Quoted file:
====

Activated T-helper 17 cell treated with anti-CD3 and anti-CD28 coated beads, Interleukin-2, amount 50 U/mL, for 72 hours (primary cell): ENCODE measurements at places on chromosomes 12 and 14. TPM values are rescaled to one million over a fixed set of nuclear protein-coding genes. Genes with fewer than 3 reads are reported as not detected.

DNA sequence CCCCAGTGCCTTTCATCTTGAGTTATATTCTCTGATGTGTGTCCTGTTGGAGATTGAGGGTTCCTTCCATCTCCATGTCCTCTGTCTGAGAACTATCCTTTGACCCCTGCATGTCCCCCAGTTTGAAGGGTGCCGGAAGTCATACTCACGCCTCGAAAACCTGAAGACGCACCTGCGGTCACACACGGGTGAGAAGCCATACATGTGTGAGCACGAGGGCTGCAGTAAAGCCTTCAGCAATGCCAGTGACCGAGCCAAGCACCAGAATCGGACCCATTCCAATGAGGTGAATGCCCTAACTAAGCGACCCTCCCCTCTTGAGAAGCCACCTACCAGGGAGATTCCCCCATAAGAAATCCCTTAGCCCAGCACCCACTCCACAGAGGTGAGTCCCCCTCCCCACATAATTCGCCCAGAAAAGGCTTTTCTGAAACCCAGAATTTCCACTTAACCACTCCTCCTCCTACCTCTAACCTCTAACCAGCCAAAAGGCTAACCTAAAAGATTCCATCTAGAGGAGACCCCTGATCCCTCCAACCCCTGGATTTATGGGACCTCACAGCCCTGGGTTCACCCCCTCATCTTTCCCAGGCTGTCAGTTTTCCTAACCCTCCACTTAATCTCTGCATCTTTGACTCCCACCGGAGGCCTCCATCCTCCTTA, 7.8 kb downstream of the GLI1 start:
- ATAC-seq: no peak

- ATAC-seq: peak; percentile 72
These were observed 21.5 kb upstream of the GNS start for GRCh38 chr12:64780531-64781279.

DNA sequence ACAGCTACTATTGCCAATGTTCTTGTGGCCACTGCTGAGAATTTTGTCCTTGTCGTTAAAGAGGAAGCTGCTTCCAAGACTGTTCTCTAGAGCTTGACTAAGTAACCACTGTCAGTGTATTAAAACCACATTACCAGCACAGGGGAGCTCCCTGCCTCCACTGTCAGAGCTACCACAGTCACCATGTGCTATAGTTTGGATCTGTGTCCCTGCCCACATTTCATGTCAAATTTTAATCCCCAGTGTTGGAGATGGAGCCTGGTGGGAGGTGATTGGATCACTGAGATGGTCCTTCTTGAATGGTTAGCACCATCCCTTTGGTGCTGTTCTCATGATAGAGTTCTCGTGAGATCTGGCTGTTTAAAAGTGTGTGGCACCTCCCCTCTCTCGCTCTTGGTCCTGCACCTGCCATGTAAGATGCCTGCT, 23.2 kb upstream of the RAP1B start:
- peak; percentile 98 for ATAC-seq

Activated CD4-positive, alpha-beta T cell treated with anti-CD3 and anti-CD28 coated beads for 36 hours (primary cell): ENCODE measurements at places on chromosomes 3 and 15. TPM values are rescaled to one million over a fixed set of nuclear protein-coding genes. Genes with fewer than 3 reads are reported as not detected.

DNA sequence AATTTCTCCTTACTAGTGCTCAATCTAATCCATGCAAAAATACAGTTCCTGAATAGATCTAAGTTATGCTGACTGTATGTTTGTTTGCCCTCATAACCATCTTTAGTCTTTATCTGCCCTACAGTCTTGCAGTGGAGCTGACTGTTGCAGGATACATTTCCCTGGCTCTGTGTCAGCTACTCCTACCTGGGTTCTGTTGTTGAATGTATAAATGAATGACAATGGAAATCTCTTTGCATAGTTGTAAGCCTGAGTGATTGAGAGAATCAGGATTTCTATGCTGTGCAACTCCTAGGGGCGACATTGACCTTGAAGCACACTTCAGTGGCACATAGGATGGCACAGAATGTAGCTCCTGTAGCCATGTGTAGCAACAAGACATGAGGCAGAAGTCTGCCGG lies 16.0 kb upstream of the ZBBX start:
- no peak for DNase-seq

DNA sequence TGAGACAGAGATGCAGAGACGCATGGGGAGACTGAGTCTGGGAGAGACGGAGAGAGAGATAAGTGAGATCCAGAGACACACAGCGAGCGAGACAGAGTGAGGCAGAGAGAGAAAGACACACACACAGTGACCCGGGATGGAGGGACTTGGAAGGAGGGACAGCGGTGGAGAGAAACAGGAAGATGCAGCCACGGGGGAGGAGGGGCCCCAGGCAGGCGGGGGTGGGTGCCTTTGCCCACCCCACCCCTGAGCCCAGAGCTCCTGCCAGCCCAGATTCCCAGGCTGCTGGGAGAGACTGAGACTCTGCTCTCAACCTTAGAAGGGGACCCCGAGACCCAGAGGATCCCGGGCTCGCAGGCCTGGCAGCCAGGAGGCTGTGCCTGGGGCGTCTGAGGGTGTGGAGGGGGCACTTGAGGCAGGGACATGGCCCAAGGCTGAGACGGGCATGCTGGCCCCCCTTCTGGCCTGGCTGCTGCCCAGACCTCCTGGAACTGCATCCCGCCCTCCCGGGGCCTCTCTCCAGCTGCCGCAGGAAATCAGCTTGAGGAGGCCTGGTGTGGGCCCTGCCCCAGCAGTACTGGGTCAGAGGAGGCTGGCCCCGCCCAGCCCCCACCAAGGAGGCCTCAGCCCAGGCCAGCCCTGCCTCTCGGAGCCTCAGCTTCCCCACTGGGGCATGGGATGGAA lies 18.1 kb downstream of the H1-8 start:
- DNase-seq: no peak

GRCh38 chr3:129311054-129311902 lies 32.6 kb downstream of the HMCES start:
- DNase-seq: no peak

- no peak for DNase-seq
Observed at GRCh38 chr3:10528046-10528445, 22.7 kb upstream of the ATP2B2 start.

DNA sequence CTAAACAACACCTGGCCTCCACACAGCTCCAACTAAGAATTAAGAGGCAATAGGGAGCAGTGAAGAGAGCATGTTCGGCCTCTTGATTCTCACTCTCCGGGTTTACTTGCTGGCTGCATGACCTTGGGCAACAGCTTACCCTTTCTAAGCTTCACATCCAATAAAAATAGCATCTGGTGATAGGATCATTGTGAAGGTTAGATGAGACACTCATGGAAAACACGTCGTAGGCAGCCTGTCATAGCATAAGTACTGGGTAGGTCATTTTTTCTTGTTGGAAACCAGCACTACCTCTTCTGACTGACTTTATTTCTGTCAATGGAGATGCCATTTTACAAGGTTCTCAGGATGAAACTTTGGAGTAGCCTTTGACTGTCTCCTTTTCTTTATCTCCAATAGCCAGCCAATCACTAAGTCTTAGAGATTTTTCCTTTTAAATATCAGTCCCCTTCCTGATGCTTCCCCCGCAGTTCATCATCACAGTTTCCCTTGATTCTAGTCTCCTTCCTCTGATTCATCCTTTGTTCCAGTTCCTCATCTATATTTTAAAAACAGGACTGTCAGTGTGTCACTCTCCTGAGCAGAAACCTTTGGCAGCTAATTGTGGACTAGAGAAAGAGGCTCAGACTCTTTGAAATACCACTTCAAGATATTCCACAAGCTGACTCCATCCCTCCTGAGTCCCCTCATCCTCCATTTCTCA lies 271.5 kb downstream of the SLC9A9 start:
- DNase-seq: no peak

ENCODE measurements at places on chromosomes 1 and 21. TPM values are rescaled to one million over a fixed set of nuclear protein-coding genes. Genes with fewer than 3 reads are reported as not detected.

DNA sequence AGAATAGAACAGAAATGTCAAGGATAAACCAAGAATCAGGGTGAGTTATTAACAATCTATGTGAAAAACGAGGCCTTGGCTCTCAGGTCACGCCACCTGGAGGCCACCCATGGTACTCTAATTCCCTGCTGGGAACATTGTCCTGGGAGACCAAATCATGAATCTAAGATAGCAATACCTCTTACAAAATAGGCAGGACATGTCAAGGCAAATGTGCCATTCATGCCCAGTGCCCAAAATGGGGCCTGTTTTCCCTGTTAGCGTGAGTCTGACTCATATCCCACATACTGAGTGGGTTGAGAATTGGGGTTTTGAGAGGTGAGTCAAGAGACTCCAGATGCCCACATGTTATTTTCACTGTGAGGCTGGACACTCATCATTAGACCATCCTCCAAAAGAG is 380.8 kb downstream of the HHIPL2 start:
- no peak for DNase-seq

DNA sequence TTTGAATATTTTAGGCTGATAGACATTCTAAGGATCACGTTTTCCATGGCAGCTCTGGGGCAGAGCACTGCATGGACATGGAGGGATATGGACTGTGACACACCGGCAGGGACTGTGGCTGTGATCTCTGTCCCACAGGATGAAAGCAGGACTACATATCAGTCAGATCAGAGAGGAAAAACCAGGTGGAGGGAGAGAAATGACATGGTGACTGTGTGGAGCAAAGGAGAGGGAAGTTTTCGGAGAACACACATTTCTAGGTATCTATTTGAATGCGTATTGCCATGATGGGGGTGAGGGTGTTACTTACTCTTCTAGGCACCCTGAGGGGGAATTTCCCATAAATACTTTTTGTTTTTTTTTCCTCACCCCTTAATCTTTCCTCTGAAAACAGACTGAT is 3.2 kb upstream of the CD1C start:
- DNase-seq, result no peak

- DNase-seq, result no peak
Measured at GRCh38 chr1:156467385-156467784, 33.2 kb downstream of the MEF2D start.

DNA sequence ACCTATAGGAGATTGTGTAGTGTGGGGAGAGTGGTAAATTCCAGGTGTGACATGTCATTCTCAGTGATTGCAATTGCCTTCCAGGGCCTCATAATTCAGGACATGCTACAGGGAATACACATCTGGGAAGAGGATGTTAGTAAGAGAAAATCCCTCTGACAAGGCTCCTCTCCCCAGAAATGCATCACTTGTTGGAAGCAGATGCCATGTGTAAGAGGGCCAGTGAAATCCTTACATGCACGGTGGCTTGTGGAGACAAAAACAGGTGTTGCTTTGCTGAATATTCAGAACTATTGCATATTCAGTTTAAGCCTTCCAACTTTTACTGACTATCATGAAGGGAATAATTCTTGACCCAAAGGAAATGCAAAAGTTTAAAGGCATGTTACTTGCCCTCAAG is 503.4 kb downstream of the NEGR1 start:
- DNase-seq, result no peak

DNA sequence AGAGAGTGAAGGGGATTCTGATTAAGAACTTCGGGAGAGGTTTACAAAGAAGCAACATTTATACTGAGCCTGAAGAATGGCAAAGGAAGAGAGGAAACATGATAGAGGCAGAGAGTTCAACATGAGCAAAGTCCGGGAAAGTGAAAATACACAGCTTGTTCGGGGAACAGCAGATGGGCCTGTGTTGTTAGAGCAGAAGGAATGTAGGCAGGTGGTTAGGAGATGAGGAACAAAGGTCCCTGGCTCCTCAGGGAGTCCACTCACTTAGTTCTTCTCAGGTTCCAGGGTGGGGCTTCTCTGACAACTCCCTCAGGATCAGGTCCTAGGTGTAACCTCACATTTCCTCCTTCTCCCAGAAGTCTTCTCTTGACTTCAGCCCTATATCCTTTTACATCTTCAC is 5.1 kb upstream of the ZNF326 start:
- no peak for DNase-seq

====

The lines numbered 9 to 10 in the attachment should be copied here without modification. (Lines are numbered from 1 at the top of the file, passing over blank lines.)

DNA sequence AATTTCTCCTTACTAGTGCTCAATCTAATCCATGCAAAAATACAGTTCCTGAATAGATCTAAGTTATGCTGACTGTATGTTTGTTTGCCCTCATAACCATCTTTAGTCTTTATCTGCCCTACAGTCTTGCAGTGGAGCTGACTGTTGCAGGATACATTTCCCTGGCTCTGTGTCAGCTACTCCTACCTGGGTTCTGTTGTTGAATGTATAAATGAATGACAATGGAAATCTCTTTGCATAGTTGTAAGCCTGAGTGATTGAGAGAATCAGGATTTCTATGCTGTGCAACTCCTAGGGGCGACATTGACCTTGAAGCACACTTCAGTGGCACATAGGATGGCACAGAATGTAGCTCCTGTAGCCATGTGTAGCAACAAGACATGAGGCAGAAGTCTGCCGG lies 16.0 kb upstream of the ZBBX start:
- no peak for DNase-seq